Kevin Christensen's Reviews > I See Satan Fall Like Lightning

I See Satan Fall Like Lightning by René Girard
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Jun 08, 12


Having been introduced to Girard's theories of violence and scapegoating in Eugene England's essay on Nephi and Laban, I got this one as a follow up.

Girard sets out a fundamental difference between the Bible and Myth. "All mythical and Biblical dramas represent the same type of collective violence against a single victim. Myth sees the victim as guilty. Oedipus really has killed his father and married his mother. The Bible and Gospels see these same victims as innocent, unjustly murdered by deluded lynchers and persecutors. Jesus is the unjustly sacrificed lamb of God." (page 1)

He explores this notion at length, leading to the penultimate chapter, and his observation what happens now that the game is up, the rise of Christianity having raised awareness of the presence and possibility of innocent victims:

"The most powerful anti-Christian movement is the one that takes over and radicalizes concern for the victims in order to paganize it. The owers and principalities ... reproach Christianity for not defending victims with enough ardor. In Christian history, they see nothing but persecutions, acts of oppression, inquisitions." (page 180)

From Kuhn, I learned how paradigms are established by means of standard examples that embodies a particular problem field, method, and background assumption. So the selectivity and measurement by such selections is always telling, if you know enough to recognize it for what it is. Claims to "objectivity" always turn out to be a smokescreen, a plea for immunity from criticism. Rather, measures of accuracy, testibility, comprehensiveness and coherence, simplicity and aesthetics, fruitfulness, and future promise all should combine in a broadly based measure.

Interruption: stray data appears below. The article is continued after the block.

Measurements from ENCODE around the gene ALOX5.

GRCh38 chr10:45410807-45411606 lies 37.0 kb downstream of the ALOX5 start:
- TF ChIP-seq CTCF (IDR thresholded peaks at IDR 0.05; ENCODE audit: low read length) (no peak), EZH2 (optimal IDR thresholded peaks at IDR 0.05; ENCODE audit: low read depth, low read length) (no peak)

Girard goes on: "In the symbolic language of the New Testament, we would say that in our world, Satan, trying to make a new start and gain new triumphs, borrows the language of victims...
The Antichrist boasts of bringing to human beings the peace and tolerance that Christianity promised by has failed to deliver. Actually, what the radicalizatio of contemporary victimoloty produces in a return to all sorts of pagan practices: abortion, euthanasia, seuxal undifferentiation, Roman circums games galore but without real victims, etc.
Neo-paganism would like to turn the Ten Commandments and all Judeo=Christian morality into intolerable violence... observance of moral law is percieved as complicity with forces of persecution that are essentially religious...
Neo-pagansim locates happiness in the unlimited satisfaction of desires, which means the suppression of all prohibitions. (Girard, 181)

Food for thought, for which it is not at all difficult to find correspondence in popular discourse.
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